ParNorth is the research branch of NISA offering consumers an environment for exploring and discussing practical questions about mental health and illness. The “Par” in ParNorth stands for Participatory Action Research. This is a social research method by which the actual participants in a social situation learn to examine what is happening to them and to describe it as a significant, observable process.
ParNorth invites mental health consumers to think seriously about what is important in their lives; to examine personal and social issues in a way that develops research and discussion skills; and to translate these issues and experiences into meaningful and workable research questions. NISA aims to utilize the knowledge so acquired to enhance the mental health, well-being, and quality of life for persons with a mental illness, and to provide an educated and well-informed voice on policies which affect psychiatric consumers. This is done in conjunction with a Northeast Mental Health Centre Occupational Therapist/Clinical Researcher. ParNorth offers consultation services to groups interested in learning about the uniqueness of the NISA model.
A number of papers have been published about NISA and Parnorth. Have a look below for a list of references.
- Rebeiro, K.L., LaCarte, Sara., Calixte, Shana. (2015). Authentic peer support work: Challenges and opportunities for an evolving occupation. Journal of Mental Health, 23 September 2015. Read Online
- Brae, K. & Rebeiro, K.L. (1998). The light at the end of my tunnel. COTF Case Study Review. Toronto, ON: Canadian Occupational Therapy Foundation, 65.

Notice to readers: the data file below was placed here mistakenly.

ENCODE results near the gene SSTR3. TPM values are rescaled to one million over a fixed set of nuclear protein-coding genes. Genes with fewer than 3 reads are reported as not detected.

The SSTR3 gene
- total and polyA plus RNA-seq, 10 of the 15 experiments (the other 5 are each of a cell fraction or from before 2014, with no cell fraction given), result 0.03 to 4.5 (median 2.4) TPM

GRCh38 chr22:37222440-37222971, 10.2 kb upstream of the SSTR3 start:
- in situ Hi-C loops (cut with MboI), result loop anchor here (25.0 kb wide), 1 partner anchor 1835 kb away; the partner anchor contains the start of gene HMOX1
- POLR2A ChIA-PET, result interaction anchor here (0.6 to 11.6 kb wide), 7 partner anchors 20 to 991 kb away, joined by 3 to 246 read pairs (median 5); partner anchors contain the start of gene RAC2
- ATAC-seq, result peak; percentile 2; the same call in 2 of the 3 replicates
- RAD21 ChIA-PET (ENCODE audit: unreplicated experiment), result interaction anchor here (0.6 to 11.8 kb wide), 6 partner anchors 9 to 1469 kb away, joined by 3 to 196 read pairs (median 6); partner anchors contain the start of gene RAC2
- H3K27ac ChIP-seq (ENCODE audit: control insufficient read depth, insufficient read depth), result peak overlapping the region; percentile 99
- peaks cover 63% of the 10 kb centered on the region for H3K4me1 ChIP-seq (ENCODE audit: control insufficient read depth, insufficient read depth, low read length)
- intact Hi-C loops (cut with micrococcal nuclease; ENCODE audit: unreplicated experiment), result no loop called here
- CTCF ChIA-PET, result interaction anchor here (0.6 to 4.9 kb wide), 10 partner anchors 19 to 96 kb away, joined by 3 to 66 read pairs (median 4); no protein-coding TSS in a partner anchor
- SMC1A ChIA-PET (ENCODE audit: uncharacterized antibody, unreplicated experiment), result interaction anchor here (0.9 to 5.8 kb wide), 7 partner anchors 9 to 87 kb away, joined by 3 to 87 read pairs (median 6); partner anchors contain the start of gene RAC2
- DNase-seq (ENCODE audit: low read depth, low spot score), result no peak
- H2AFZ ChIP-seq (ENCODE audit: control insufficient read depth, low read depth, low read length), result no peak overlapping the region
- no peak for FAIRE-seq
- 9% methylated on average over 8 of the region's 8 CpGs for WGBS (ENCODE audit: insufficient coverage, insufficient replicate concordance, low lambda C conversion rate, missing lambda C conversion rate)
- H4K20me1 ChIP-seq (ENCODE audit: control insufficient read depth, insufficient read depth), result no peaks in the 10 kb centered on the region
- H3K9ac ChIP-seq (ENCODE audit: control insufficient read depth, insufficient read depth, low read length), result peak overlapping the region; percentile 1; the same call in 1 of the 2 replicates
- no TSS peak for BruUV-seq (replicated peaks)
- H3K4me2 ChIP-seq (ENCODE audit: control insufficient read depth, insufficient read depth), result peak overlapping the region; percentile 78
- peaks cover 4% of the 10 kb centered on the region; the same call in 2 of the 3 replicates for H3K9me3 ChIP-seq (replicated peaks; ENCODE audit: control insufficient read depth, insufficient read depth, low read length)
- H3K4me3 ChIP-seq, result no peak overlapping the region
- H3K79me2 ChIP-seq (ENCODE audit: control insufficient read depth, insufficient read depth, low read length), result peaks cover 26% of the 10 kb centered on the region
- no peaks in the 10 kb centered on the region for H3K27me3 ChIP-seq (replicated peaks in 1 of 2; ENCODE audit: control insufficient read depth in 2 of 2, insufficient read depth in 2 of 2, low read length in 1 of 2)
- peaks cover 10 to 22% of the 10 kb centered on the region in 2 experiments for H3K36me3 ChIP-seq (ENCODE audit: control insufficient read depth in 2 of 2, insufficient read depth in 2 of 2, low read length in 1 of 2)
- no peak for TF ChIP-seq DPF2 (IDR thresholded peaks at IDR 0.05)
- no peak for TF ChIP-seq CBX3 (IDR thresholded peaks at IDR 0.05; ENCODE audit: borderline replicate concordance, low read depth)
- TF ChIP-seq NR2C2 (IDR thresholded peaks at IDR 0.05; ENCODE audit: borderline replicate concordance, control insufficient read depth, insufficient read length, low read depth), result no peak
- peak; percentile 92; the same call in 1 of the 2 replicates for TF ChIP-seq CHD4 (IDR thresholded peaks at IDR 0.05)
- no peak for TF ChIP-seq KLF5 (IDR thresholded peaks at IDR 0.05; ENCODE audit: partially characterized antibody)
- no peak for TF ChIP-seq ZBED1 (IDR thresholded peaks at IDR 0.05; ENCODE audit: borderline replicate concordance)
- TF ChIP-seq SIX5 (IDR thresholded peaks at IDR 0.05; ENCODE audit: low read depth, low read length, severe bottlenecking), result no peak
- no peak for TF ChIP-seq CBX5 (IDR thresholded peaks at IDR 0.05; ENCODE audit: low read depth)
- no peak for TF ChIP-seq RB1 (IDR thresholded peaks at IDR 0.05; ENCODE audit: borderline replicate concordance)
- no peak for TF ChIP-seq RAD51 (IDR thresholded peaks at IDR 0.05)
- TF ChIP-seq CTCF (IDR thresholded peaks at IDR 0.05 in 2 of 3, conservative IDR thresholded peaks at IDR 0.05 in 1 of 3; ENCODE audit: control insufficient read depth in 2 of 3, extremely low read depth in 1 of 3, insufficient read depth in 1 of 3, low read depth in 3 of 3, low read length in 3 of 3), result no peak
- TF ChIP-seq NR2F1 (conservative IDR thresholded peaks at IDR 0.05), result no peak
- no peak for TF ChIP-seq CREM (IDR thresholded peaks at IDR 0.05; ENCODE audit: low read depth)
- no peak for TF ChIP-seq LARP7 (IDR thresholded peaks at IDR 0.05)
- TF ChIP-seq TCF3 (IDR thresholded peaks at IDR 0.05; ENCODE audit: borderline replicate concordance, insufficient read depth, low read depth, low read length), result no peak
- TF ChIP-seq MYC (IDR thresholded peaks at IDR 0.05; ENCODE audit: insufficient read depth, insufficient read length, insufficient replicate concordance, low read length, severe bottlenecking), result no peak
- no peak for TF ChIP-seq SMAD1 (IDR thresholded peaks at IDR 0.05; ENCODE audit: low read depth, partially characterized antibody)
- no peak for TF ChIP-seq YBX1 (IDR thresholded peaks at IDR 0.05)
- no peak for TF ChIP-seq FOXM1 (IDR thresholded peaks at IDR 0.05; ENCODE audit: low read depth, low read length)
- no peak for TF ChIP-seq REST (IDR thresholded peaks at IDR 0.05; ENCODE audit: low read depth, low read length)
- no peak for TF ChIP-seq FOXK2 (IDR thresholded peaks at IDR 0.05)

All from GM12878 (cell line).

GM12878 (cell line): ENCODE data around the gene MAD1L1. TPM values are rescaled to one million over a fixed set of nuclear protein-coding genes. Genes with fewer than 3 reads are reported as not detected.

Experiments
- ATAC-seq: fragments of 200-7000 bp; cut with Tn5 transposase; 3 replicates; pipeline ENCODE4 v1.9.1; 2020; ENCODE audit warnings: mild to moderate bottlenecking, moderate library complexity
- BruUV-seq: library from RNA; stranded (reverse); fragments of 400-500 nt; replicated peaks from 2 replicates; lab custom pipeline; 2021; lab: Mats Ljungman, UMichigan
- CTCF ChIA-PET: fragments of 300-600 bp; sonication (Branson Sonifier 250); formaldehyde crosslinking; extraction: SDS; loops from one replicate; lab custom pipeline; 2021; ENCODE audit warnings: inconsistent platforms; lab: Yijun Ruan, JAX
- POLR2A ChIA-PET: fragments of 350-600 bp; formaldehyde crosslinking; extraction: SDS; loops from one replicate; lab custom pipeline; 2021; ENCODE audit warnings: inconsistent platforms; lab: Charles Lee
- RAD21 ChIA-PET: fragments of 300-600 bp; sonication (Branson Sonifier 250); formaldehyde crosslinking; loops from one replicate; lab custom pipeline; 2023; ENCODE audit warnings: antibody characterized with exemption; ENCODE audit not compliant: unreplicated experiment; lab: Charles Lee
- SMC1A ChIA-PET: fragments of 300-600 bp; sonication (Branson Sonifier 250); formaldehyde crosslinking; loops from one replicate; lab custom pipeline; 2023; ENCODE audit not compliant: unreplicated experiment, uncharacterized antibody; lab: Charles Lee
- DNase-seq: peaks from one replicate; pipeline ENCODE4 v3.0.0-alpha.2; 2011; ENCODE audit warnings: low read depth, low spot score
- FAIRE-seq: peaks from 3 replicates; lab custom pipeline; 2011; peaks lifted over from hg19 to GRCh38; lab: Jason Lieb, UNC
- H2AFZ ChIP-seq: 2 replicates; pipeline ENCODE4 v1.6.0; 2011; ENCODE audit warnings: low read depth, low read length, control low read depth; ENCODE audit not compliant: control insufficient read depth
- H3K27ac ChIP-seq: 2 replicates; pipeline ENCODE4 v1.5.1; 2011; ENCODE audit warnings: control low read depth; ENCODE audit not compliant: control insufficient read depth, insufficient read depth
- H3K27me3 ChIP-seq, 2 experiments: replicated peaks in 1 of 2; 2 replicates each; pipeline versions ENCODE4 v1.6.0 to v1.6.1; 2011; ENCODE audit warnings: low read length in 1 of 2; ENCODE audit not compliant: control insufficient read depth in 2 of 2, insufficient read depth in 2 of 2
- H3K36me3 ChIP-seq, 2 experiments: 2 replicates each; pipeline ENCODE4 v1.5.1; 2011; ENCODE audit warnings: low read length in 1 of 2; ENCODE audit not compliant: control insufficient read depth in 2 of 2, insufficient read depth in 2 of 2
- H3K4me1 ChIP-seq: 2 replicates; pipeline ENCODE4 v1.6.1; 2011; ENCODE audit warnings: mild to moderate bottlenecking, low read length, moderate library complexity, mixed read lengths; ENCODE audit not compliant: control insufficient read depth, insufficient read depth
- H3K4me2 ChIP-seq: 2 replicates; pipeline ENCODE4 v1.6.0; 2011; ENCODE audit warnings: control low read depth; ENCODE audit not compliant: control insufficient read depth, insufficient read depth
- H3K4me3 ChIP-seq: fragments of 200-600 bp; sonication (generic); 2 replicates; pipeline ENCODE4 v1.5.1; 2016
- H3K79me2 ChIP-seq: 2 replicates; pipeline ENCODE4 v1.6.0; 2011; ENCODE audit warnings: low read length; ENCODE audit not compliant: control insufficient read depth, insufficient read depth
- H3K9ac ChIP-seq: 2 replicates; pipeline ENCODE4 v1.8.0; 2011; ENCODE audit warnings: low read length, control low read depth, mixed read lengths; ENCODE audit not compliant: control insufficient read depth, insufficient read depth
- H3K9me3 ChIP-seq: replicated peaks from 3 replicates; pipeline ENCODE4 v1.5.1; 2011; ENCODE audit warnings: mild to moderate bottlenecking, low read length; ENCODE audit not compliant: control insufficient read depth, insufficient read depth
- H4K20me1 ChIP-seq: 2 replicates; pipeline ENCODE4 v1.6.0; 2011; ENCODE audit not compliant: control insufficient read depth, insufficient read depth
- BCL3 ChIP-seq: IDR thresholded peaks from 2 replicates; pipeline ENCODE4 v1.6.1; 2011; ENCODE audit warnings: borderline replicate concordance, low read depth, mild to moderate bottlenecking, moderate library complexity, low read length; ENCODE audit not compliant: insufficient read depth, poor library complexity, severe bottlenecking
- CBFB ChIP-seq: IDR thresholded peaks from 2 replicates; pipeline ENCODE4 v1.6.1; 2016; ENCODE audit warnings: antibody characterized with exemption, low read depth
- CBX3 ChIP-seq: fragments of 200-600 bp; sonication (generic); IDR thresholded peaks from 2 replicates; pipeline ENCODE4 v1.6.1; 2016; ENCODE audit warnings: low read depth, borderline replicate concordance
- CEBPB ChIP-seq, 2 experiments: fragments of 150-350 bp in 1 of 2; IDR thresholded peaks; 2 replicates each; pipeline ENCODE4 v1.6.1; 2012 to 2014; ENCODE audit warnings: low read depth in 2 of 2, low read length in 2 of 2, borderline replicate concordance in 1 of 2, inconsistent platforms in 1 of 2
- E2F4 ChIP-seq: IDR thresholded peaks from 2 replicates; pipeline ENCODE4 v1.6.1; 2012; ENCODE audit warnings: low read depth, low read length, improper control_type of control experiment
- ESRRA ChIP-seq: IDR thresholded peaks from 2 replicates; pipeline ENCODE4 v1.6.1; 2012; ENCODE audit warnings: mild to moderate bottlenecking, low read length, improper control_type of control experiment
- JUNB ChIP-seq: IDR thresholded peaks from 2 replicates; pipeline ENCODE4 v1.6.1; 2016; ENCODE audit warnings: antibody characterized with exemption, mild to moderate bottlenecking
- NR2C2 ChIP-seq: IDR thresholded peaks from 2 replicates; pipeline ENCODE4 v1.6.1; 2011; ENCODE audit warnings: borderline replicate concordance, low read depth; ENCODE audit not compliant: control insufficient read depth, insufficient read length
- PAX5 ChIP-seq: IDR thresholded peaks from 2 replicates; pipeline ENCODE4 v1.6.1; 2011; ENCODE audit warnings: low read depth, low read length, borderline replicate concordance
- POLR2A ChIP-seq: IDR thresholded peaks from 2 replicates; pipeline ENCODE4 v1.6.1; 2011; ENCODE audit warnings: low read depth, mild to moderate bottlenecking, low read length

- Bybrk, B., Day, D.G., Morris, L., O’Brien, M.C., Rebeiro, K.L., Seguin, P., Semeniuk, B., Wilson., & Wilson, J. (1999). Who’s in charge here? The client’s perspective on client-centered care. Occupation Therapy NOW, Sept/Oct, 11-12.
- Pike, S., & Rebeiro, K.L. (2002). Colouring outside the lines: Defining the role of the occupational therapist in a consumer-run organization. Unpublished Master’s Thesis. The University of Western Ontario. publication. OT in Mental Health.
- Rebeiro, K.L. (1999). The labyrinth of community mental health: In search for Meaningful occupation. Psychiatric Rehabilitation Services, 23(2), 143-152.
- Rebeiro, K.L. (2000). Client perspectives on occupational therapy practice: Are we truly client-centred? Canadian Journal of Occupational Therapy, 67(1), 7-14.
- Rebeiro, K.L. (2001). Enabling occupation: The importance of an affirming social environment. Canadian Journal of Occupational Therapy, 68, 80-89.
- Rebeiro, K.L. (2001). In order to make a difference: A research journey. In J.V. Cook (Ed.), Qualitative research in occupational therapy: Strategies and experiences, pp. 132-156. Albany, NY: Delmar.
- Rebeiro, K.L. (2003). How qualitative research evidence can inform and challenge occupational therapy practice. In K. Hammell & Carpenter (Eds.), Qualitative research in evidence-based rehabilitation, (pp. 89-102). Edinburgh, UK: Churchill Livingstone.
- Rebeiro, K.L. & Allen, J. (1998). Voluntarism as occupation. Canadian Journal of Occupational Therapy, 65(5), 279-285.
- Rebeiro, K.L. & Cook, J.V. (1999). Opportunity, not prescription: An exploratory study of the experience of occupational engagement. Canadian Journal of Occupational Therapy, 66(4), 176-187.
- Rebeiro, K.L., Day, D.G., Semeniuk, B., O’Brien, M.C., & Wilson, B. (2001). NISA: An occupation-based, mental health program. American Journal of Occupational Therapy, 55, 493-500.
- Strong, S., & Rebeiro, K.L. (2003). Creating supportive work environments for people with mental illness. In L.Letts, P. Rigby, & D. Stewart (Eds), Using environments to enable occupational performance. Thorofare, NJ: Slack Inc.
- Wright, C., & Rebeiro, K.L. (2003). Exploration of a single case in a consumer-governed mental health organization. OT in Mental Health, 19(2), 19-32.
If you have any questions about becoming involved with NISA’s ParNorth Research Unit please contact Martin Boucher at 705-222.6472 ext.320 or firstname.lastname@example.org
At NISA we offer discussion groups, social and recreational activities and family support services. We also have two Peer Support Workers on staff who work with organizations in the community to provide one-to-one support and goal setting for consumers. Our staff provide advocacy for all consumers and referral to outside organizations as needed. Just come in and have a chat!